Now consider the fact that Abram and Sarai were completely childless. They had tried for years, for decades. Barry and Sarah, our contemporary Abram and Sarai, would have spent a nice chunk of their wealth at all the best fertility clinics in the country—all to no avail. All the hoping and waiting, the roller coaster of hormones and emotions, every passing month.
In the midst of it all, what stung them most was
the promise. It was bad enough not to have a child. Barry and Sarah would feel that same ache when they longed for a baby to love and hold. But for Abram and Sarai, living in a culture in which preservation of the family line was of vital importance, the shame of childlessness was inescapably painful.
Then, added to that ache, was
the promise—from God Himself; the promise not of a child, but of a whole nation, numerous as the dust and the stars. That promise—they could never escape it, never avoid it, never forget it even if at times they wanted to. In the daytime they saw dust everywhere; it caked their feet, and they remembered the promise. At night countless shining stars in a silent desert sky shouted their constant reminder of that promise. God’s promise gave them no rest, even as they watched their bodies age and saw the promise remain barren and unfulfilled.
How long would you have held on to the promise? Until age 40? 50? 99?
Later Abram heard his promise-making God again: “Fear not, Abram! I am your shield and the one who will reward you in great abundance” (Gen. 15:1, NET). But Abram responded, “You have not given me a descendant” (verse 3, NET). So the Creator of stars took Abram outside to count them and reiterated His promise: “So will your descendants be” (verse 5, NET).
Imagine Abram’s heart, flooded with conflicting emotions: he must choose between God and his lived reality of great age and no child! He must deny visible reality to believe the invisible One. His decades of proven faith—living in Canaan, not Ur and Haran—ever tested by the emptiness of that promise of a seed. Still, how could he deny his Creator and true friend? So “[a]gainst hope Abraham believed” (Rom. 4:18, NET); “believed in the Lord; and He counted it to him for righteousness” (Gen. 15:6, KJV).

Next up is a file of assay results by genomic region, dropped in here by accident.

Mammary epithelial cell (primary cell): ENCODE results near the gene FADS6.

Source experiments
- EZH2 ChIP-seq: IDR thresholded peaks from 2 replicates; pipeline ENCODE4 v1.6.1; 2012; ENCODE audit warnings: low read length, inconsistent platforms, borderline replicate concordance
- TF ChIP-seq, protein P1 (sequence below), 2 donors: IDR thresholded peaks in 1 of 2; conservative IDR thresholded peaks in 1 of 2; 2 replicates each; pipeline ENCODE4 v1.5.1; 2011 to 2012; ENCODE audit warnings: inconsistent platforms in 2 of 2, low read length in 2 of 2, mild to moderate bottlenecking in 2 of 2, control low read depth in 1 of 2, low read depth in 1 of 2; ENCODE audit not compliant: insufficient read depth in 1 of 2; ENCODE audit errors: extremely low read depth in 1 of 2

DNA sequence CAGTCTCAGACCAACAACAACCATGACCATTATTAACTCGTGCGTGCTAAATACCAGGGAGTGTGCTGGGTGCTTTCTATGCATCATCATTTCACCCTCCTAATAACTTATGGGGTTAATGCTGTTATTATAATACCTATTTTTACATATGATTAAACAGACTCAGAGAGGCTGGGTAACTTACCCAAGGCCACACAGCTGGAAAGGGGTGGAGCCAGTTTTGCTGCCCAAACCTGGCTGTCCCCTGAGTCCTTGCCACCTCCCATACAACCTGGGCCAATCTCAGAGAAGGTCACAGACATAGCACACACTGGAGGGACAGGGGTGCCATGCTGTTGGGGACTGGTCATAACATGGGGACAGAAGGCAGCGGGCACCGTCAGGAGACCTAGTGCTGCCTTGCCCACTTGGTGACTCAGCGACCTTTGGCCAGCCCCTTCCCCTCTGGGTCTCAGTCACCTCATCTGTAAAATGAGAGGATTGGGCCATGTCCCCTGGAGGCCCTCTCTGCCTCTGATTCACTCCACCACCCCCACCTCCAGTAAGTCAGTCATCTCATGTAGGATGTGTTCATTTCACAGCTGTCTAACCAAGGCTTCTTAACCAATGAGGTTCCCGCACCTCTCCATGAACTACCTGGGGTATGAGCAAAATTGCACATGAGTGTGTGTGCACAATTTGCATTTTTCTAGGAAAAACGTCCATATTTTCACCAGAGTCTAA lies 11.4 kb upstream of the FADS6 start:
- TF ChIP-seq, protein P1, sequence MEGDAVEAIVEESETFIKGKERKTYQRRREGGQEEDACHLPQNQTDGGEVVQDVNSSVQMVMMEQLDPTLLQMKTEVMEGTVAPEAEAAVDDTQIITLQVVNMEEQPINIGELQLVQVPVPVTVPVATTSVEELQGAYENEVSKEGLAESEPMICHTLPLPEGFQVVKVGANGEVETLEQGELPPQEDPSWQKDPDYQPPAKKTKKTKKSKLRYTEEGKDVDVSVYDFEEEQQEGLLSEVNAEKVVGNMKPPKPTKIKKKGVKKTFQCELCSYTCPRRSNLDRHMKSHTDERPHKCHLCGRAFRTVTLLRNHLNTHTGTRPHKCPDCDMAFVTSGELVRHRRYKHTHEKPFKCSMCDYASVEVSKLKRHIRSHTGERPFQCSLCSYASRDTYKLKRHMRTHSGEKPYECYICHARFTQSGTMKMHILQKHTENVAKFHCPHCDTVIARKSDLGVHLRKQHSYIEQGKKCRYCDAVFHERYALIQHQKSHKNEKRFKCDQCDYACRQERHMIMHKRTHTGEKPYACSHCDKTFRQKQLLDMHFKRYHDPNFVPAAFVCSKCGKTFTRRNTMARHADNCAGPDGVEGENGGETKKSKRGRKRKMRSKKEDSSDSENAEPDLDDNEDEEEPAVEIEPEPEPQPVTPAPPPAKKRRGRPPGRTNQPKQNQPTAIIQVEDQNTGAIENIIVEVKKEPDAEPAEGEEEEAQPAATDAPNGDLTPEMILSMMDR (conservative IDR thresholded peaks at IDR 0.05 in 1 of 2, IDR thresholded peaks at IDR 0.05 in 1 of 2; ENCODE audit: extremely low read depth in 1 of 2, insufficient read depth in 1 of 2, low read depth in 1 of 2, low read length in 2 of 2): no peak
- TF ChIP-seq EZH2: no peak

It is the summary of our role in the gospel story: like Abram, counted as righteous by God, because we cherish hope-against-hope belief—belief that chooses the reality of God’s presence in our life over the reality that human eyes see. God asks of us no more than to believe beyond our human understanding, to
really believe in Him. Then He deems us what we could never make ourselves, righteous; and covers us with the robe of perfect righteousness that He earned for us. Righteous we are—by faith!
Have you staked your life on God and His promise though everything you see screams that you’re mistaken, that it’s all for naught? Don’t stop believing. Believe with Abram in “the God who makes the dead alive and summons the things that do not yet exist as though they already do” (Rom. 4:17, NET). Believe in the God who waited to fulfill the promise so long that its very fulfillment became an undisputed miracle, powerful evidence for His existence.
Look at your life: do you see your faults and sins? Then look at your Savior, look at His face on the cross. Believe Him: believe that His grace cancels out all your sins; that you are a new and spotless creature because of His promise; that on your disheartened, discouraged, dead days He is the resurrection of your dry bones (Eze. 37:1-14). Receive Christ’s righteousness, His gift for all who choose to believe. Receive His perfect peace in your heart, the peace that every human since Adam has searched for. Believe His promise thateverything will be all right in the end
. Celebrate the promise of life: you have it all because you believe, because you believe that His life has replaced your debt and death—“believe in the Lord Jesus” and His promise is sure: you shall be saved (Acts 16:31).
1 Scripture quotations marked NET are from the
New English Translation Bible, copyright © 1996-2006 by Biblical Studies Press, L.L.C. All rights reserved.
2 Ellen G. White,
Patriarchs and Prophets (Mountain View, Calif.: Pacific Press Pub. Assn., 1890, 1908), p. 127.
Marla Samaan Nedelcu, systematic theologian, teaches online classes for Southern Adventist University, Collegedale, Tennessee, and shares life with husband, Adrian; son, Simon; and daughter, Nadia.